Category Archives: Uncategorized

Making Democracy Safe for the World

Stalin once said “One death is a tragedy. One million is a statistic.”

The current American – Wilsonian era concept that we are “making the world safe for democracy” is tantamount to a type of neo-imperialism. We need to move past the theory that we can export democracy. It doesn’t work and not another American soldier’s life, nor the blood of another Arab, Israeli, Turkmen or Kurdish man or woman needs to be sacrificed to either prove or learn that lesson. F. Scott Fitzgerald summed it up perfectly when he wrote the following at the end of his novel, The Great Gatsby, “Gatsby believed in the green light, the orgiastic future that year by year recedes before us. It eluded us then, but that’s no matter–tomorrow we will run faster, stretch out our arms farther…. And one fine morning– So we beat on, boats against the current, borne back ceaselessly into the past.”

Please do not misinterpret my intention. My service to the US Army following the events of September 11, 2001 is an unsurpassable point of pride for me. But having spent the last several years trying to justify the deaths of friends in the long war, it has become clear to me that our intent has an historical precedent that is rooted in economic interest and regional influence that is not worth the price of a single human soul. God bless our military and hold our lost comrades in your arms.

Advertisements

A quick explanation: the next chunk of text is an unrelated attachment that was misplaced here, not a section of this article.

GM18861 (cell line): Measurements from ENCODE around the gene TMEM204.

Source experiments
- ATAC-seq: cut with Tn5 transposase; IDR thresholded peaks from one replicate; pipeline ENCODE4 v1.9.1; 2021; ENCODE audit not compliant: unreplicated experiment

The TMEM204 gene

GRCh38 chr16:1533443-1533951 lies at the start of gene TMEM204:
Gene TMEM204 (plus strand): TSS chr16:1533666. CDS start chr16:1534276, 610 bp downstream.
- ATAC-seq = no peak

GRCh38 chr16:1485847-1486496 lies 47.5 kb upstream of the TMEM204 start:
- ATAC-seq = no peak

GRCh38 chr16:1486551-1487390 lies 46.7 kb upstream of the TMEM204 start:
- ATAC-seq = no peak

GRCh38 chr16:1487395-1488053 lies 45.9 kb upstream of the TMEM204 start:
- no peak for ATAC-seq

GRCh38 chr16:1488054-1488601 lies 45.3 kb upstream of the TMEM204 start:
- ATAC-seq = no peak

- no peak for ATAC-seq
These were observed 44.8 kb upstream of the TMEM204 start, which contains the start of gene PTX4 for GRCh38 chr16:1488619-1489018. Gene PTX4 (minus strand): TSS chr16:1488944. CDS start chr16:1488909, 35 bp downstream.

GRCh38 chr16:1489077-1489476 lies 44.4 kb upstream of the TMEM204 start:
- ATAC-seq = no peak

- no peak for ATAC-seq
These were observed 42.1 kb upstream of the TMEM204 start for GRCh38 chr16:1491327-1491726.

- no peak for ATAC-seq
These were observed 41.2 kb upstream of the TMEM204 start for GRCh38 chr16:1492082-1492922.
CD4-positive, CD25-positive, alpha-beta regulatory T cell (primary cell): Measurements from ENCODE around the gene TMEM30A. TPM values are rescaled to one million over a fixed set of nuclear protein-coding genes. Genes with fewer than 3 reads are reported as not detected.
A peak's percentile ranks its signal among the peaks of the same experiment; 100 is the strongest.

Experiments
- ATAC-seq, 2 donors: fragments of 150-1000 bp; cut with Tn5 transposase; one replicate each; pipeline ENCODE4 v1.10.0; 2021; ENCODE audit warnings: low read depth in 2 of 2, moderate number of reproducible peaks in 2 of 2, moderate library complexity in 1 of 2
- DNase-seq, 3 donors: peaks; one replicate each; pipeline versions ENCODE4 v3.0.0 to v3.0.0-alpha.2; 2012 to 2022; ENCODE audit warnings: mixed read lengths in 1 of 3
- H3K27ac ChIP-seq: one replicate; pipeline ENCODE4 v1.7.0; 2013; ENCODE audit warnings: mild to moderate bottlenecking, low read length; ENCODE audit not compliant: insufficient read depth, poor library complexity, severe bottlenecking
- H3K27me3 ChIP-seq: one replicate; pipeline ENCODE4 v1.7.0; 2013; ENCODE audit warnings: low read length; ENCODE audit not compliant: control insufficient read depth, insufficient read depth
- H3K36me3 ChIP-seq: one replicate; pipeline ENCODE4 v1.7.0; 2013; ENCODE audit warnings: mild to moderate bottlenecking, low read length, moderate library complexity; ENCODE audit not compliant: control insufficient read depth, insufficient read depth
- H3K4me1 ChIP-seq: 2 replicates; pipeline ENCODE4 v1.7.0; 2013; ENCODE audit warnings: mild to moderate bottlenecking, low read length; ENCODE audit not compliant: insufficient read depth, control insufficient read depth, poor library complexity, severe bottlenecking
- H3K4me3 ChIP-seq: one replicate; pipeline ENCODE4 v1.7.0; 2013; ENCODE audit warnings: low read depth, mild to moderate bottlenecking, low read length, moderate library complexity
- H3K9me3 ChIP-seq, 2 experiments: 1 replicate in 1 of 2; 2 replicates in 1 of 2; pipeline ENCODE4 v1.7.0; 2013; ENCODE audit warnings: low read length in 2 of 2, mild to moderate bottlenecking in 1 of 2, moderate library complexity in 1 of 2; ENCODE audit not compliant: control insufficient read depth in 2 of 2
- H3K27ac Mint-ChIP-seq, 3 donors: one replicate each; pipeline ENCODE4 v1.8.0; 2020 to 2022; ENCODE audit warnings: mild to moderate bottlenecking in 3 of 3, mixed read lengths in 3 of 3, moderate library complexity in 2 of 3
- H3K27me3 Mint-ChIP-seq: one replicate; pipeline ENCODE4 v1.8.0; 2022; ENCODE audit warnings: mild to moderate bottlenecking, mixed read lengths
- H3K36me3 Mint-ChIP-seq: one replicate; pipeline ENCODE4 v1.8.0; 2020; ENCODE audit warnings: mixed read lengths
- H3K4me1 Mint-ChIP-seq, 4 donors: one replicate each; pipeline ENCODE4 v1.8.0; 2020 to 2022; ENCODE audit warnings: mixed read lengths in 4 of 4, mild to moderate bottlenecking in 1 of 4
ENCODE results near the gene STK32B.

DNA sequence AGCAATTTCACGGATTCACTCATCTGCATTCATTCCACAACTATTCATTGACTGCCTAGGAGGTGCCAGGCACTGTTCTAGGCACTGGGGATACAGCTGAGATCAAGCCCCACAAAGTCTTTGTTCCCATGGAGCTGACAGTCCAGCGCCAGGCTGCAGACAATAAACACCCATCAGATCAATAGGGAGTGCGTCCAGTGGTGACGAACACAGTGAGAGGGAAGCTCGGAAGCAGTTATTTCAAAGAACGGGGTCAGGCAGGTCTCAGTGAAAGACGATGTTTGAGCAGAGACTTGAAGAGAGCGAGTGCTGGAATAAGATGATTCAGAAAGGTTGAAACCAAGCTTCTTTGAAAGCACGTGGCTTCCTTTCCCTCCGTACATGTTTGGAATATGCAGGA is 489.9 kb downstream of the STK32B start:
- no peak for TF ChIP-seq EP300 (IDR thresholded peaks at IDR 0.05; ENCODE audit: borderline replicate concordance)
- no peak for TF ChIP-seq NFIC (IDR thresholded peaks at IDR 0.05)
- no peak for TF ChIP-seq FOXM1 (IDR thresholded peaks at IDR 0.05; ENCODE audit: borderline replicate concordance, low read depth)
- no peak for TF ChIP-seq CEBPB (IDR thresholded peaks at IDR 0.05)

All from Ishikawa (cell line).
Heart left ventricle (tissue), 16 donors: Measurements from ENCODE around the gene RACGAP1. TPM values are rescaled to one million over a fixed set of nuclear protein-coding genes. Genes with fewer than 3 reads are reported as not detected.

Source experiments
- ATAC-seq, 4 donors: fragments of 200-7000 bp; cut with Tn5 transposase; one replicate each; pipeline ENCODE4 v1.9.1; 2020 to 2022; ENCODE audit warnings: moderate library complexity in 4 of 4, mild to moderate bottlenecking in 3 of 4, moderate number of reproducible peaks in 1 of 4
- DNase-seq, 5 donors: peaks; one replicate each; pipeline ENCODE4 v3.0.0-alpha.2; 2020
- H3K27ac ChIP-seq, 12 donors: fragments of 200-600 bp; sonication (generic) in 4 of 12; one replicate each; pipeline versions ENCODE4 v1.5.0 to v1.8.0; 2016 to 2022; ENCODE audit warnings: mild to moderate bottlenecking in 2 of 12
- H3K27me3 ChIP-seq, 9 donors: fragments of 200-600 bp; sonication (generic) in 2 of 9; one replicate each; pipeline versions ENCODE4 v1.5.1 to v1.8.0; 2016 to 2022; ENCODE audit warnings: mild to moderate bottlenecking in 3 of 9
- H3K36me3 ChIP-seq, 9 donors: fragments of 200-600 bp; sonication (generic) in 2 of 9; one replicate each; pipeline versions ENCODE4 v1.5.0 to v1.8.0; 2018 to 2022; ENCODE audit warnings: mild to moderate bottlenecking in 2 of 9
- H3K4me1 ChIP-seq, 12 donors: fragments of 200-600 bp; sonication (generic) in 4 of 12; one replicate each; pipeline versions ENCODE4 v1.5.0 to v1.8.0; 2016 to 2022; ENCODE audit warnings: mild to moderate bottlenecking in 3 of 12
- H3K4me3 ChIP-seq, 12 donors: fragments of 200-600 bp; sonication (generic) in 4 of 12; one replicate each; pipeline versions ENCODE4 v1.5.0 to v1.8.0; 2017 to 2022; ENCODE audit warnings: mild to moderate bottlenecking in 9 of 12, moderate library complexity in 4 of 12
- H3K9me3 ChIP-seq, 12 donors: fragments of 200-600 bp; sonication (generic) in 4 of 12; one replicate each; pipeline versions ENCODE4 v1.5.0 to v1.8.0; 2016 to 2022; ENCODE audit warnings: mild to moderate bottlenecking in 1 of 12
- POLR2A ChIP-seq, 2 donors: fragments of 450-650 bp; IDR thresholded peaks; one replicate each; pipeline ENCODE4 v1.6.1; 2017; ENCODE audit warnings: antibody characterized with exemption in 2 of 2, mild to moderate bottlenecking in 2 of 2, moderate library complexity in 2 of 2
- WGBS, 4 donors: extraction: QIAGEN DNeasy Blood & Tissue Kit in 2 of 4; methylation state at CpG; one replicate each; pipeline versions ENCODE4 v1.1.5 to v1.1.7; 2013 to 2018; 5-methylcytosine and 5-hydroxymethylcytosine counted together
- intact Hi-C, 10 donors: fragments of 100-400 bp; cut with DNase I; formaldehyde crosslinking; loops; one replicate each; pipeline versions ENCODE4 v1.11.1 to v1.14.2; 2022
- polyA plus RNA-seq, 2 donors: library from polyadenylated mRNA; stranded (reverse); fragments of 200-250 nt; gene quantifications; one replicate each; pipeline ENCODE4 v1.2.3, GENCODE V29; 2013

Globalization is not equitably, mutually beneficial

The issue is not ISIS but regional allies, and influence. Although not opposed to the destruction of the Islamic State, Russia fears the ultimate target of American intervention is the Syrian military and the Assad regime itself, a traditional ally of Russia. Israel, a U.S. ally, shot down a Syrian fighter jet for the first time in 3 decades. Turkey is not a part of the lauded coalition providing support for the airstrikes, denying the use of its bases for military intervention. And Egypt suggests targets should not be confined to Iraq and Syria implying a desire for an escalation of the offensive to include militants (read Muslim Brotherhood, Ansar Bayt al-Maqdis) in Egypt and neighboring Libya. The U.S. led operation in Libya to oust Gadhafi was also denounced by Moscow, while describing the U.S. as adopting missile-bomb democracy. Saudi Arabia has pledged to allow the training of Syrian rebel forces opposed to the Islamic State at bases in its territory, but as of 14 September, no country in the region had offered concrete military support. However, as of 22 September, two U.S. defense officials identified participating partner nations as Saudi Arabia, Jordan, the United Arab Emirates and Bahrain. One official described them as “full participants” in the airstrikes in Syria but did not give further details, saying it was up to those countries to fully disclose their roles. I have a feeling Qatar did not participate directly although the use of a U.S. airbase there and Qatari airspace is considered support for the operation.